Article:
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The Victoria & Albert Museum is back with another great exhibition. This time, the subject is one of the most famous and rule-breaking rock bands in music history. Inaugurated this weekend, Pink Floyd: Their Mortal Remains is the first international retrospective dedicated to the British group, one of the most influential and multifaceted musical formations of the 20th century, who shaped art rock through surrealism, album artwork and music.

Syd Barrett, the face of Pink Floyd from 1965 to 1968, was the founding member of the British rock band. Barrett was featured with the rest of the band on their first album cover, The Piper at the Gates of Dawn, photographed by Vic Singh. A kaleidoscopic cover of colour and print, far from what the band would be associated with after Barrett’s exit. Guitars, costumes and handwritten lyrics have been borrowed from the personal archives of Roger Waters, Nick Mason and David Gilmour.

Two hundred and fifty million record sales since their debut, it comes as no surprise that the first three days of the exhibition have been sold out, proving Pink Floyd’s era in music as irreplaceable. The South Kensington exhibition is curated by Victoria Broakes, who also curated David Bowie Is back in 2013. The exhibition also retraces the band’s relationship with English art design collective Hipgnosis, who designed covers for AC/DC, Paul McCartney and Genesis. This iconic album art is very present: from Ummagumma, where the band members are sitting by a door with the Gigi soundtrack vinyl laying on the wall, to Atom Heart Mother, the one with a cow looking back with no titles on the cover, which all have become a pop culture reference throughout art and fashion.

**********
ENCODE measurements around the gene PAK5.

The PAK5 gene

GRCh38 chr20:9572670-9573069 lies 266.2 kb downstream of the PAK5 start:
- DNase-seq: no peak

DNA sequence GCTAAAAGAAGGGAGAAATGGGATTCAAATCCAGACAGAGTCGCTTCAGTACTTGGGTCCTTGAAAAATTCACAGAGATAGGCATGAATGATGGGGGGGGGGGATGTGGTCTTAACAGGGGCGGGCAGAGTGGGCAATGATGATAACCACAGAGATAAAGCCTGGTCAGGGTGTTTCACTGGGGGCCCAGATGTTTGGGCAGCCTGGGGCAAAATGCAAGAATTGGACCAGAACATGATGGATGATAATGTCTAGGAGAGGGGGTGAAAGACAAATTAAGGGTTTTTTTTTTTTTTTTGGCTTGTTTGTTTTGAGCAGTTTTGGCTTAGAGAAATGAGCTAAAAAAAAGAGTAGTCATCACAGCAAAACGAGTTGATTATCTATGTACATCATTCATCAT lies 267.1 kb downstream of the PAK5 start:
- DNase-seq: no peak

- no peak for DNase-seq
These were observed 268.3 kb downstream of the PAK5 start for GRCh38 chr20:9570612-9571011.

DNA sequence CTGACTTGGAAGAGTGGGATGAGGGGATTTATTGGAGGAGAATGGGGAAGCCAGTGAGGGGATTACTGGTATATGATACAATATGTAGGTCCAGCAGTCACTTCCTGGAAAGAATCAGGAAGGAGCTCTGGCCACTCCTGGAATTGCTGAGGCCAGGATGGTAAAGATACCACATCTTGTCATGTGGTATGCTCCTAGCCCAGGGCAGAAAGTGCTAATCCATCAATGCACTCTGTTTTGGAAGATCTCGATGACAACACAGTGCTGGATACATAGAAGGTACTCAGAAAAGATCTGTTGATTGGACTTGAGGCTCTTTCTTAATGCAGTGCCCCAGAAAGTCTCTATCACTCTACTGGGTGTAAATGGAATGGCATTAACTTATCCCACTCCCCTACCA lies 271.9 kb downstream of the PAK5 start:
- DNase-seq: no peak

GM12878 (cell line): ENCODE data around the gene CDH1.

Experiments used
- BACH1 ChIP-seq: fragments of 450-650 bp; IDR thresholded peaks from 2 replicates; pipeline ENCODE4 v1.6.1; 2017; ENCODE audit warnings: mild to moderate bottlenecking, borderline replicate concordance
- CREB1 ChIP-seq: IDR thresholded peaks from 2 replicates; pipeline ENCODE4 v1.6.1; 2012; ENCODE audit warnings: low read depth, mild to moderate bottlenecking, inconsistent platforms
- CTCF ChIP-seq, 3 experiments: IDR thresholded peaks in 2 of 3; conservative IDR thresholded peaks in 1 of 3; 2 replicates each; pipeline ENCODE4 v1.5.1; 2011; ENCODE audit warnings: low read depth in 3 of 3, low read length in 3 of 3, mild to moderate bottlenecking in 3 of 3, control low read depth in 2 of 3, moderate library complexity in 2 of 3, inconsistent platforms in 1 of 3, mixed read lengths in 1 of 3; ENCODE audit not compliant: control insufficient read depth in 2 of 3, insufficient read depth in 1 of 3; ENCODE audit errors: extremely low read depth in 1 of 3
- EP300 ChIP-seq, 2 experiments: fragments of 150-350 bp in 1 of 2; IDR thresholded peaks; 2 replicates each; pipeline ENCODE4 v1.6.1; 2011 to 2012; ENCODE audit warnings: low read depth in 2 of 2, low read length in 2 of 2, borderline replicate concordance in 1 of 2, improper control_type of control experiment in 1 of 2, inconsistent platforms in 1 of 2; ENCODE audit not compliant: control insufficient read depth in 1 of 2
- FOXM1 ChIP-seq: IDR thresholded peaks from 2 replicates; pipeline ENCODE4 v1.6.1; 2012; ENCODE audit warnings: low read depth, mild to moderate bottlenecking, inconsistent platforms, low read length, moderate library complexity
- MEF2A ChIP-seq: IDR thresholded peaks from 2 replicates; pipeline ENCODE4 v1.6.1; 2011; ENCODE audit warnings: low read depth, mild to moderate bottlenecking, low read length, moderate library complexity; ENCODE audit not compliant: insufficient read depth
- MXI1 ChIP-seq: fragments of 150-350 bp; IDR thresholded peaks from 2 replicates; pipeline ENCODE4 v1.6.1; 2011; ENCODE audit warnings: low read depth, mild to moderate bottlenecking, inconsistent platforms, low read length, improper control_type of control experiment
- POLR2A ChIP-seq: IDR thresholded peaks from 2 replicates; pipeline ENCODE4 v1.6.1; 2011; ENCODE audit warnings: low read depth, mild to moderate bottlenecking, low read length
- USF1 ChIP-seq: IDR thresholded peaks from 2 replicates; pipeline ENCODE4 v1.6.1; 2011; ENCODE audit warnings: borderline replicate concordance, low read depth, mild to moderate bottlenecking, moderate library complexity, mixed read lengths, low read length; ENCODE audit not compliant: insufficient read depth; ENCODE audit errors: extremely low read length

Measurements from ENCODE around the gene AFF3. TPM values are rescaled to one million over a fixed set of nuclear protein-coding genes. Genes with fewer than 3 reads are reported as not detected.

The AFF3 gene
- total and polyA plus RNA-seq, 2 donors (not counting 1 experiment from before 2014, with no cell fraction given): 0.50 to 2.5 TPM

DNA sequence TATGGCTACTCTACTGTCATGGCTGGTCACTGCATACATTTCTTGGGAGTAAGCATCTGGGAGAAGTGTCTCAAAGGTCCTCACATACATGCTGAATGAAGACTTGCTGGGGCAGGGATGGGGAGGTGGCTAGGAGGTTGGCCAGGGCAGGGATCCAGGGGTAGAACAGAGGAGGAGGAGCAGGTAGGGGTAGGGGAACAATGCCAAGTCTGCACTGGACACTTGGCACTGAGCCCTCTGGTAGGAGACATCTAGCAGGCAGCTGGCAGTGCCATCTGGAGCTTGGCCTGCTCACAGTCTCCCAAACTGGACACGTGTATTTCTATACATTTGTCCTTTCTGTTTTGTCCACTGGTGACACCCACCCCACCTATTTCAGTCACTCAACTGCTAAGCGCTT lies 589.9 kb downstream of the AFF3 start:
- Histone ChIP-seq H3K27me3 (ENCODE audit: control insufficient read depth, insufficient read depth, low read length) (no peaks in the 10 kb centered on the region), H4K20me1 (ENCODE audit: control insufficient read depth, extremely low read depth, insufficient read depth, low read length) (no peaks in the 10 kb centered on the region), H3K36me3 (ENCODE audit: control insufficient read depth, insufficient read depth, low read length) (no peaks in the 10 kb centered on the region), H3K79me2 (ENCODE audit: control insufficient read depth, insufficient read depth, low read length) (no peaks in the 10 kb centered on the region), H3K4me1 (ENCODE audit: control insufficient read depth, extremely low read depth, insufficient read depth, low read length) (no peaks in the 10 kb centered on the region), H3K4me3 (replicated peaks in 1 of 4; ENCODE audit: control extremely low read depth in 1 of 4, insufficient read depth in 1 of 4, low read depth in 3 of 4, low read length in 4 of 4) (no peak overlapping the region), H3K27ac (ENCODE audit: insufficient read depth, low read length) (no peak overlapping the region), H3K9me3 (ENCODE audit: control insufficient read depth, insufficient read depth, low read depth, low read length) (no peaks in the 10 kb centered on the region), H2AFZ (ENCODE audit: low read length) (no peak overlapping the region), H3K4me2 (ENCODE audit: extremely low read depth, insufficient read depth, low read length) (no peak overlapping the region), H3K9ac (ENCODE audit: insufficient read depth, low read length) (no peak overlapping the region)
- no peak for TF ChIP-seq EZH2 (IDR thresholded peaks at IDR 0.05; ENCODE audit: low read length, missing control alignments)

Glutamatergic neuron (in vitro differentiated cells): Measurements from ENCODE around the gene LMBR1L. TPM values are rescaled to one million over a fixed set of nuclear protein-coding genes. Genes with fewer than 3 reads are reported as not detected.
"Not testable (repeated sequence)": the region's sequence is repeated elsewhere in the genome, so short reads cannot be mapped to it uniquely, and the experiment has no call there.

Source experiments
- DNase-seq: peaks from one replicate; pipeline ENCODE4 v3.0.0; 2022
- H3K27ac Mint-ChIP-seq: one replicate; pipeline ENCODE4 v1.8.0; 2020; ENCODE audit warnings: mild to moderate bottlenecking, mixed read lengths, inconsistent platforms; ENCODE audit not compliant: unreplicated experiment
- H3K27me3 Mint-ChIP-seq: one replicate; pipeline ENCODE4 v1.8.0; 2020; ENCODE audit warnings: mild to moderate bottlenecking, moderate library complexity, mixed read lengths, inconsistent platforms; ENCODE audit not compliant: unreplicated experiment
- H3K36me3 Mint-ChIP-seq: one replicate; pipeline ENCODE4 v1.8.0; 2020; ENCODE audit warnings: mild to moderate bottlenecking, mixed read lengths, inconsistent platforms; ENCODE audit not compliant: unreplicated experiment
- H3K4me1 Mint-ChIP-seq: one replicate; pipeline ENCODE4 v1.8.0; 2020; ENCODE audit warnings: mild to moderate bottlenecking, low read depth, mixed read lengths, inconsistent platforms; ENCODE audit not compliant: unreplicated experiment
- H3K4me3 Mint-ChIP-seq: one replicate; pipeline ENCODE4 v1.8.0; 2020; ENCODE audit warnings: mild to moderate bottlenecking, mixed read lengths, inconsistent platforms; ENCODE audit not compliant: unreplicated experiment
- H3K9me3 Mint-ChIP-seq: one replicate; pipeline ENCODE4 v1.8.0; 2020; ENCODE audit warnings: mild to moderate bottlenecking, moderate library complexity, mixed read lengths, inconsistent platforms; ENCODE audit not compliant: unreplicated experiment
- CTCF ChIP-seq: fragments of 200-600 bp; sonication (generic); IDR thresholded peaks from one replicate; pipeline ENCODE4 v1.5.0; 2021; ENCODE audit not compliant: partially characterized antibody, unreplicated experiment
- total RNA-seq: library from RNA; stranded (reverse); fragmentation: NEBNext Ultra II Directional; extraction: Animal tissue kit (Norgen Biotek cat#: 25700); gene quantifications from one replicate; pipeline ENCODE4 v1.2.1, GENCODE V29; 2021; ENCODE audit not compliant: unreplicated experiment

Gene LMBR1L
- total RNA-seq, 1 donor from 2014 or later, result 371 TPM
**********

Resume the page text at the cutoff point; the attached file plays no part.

The infamous Battersea Power Station on the band’s tenth studio album, Animals, is recreated inside the exhibition, measuring up to nine meters — yes, with the flying pig included – to give fans a déjà vu moment. That was an Orwellian interoperation of modern society and an homage to Animal Farm with songs titled: Sheep, Dogs and Pigs (Three Different Ones). The exhibition closely focuses on The Division Bell statues, which have become a symbol for freedom of speech. "It does have some meaning. It's about people making choices, yeas or nays,” Mason told The Boston Globe in 1994.

The light bulb blazer on the cover of Delicate Sound of Thunder is also on display at the retrospective with unseen footage of the band working together. So, what else can we say? Broakes has managed to summon together one of Britain’s most commercially controversial rock bands through a convincing range of visuals.
You can visit Pink Floyd: Their Mortal Remains from May 13th to October 1st at the Victoria & Albert Museum, Cromwell Rd, Knightsbridge, London.

Hikmat Mohammed

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